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Rihanna’s Ultimate Revenge Fantasy in BBHMM


Rihanna’s Ultimate Revenge Fantasy in BBHMM


Rihanna’s “Bitch Better Have My Money” (BBHMM) music video has been labeled as explicit due to its language, nudity and violence incorporated in almost every scene throughout the seven minute visual story. Viewers themselves are even warned to consent to watching if they desire to view the artist perform her most vengeful tale. Presenting Rihanna as the main character in this traditional high energy plot, she brings reality to her own revenge fantasy after being cheated out of a large sum of money by attacking the accountant (also known as the ‘bitch’) who wronged her. The video keeps the viewers attention with Rihanna’s entire persona creating a sense of uncomfortability as she takes on the role as the violent and aggressive gangster woman who will kill to get what she wants. This paper will focus on BBHMM’s use of gender stereotyping and categorization to bring to light victimization in current social standards, the violence of selfish desire and lust for wealth, as well as visual techniques to convey the overall detrimental image of women as perpetual victims.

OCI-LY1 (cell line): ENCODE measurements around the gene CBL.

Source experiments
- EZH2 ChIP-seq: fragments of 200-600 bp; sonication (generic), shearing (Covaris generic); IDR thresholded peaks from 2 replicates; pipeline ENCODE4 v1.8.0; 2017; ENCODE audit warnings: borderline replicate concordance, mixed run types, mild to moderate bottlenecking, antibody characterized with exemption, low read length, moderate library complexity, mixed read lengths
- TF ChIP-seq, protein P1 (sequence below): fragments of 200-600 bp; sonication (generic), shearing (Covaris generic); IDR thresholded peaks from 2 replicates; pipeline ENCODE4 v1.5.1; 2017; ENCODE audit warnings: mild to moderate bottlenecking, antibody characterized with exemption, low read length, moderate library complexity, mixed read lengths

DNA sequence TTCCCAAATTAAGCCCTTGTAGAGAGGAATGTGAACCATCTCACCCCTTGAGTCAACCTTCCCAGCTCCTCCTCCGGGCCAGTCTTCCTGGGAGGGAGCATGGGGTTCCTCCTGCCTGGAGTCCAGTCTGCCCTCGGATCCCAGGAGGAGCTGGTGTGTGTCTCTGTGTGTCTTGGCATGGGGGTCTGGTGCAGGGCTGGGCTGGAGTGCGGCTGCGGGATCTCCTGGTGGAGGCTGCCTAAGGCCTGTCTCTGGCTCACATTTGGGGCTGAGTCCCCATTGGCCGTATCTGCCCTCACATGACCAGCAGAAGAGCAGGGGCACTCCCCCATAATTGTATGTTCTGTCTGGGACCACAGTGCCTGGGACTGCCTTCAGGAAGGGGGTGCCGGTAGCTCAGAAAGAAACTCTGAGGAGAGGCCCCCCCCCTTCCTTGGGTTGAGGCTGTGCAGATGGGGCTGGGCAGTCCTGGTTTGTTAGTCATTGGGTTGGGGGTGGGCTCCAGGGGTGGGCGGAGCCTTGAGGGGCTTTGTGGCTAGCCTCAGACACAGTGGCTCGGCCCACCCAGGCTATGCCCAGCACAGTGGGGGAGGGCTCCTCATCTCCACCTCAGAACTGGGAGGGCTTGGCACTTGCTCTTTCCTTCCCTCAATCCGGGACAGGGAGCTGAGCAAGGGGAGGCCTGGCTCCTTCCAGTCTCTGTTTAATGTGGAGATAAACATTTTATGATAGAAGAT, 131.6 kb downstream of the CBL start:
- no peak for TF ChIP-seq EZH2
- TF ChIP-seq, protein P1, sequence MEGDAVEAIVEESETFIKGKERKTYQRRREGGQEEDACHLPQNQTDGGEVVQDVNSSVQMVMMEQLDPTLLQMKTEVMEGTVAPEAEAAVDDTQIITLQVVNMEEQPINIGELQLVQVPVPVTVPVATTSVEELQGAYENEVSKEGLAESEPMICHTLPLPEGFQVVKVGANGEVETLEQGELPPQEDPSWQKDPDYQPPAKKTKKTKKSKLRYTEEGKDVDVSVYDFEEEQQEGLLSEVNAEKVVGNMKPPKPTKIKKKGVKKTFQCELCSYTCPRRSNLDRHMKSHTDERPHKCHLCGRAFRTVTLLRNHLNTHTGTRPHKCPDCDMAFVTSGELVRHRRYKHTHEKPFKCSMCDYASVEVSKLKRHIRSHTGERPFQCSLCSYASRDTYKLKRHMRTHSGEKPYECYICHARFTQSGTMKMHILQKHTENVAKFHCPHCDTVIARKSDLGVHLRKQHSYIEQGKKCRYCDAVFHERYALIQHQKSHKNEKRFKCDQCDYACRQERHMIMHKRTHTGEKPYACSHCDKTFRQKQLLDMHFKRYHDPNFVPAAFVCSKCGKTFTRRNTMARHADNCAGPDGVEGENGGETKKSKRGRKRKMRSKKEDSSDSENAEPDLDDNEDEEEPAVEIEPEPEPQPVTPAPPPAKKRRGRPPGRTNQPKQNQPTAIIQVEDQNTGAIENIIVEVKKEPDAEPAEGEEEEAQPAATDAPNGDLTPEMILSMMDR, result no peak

Rihanna implements the stereotypical housewife image of an upper class, model-esque, caucasian woman (the accountant’s wife) whose lifestyle revolves around wealth and luxury. This is exemplified in the first few moments in the video when she’s elegantly putting on lipstick while wearing expensive lingerie in her 12th floor apartment, for her, status delicately drips off of her like the diamonds on her decollage. The beautiful wife’s lifestyle is not perceived as self-earned though, it is her partner, the ‘bitch’ Rihanna is referring to, that has given the woman her pristine materialism. The paradigms of a woman are exposed in this storyline: from the youthful, rich, and highly sexualized white woman that Rihanna chooses to target as a mechanism to alarm the accountant is contrasted to the image of con-woman Rihanna herself. With smeared dark eye makeup and a fashion wardrobe resembling the image of a villain (she wears oversized coats throughout the video, heavy accessories, and the bandana over her head), both female personas juxtapose each other but share the role of the victim in some way. While one woman is kidnapped as ploy to scare the accountant into handing over the money, Rihanna herself has been played by the selfish and conniving banker. Rihanna’s resortment to torture and weapons and her constant drinking and smoking also illuminates the carefree and lifestyle that she wants to attain, especially with the help of the millions she wants back. Lines such as “Louis XIII and it’s all on me, nigga, you just bought a shot” carry a double meaning, especially with the word ‘shot’. Rihanna repeatedly resorts to violence in this music video, but also alludes to her wanting to drink alcohol shots and be intoxicated with her friends and to live life in never ending euphoria.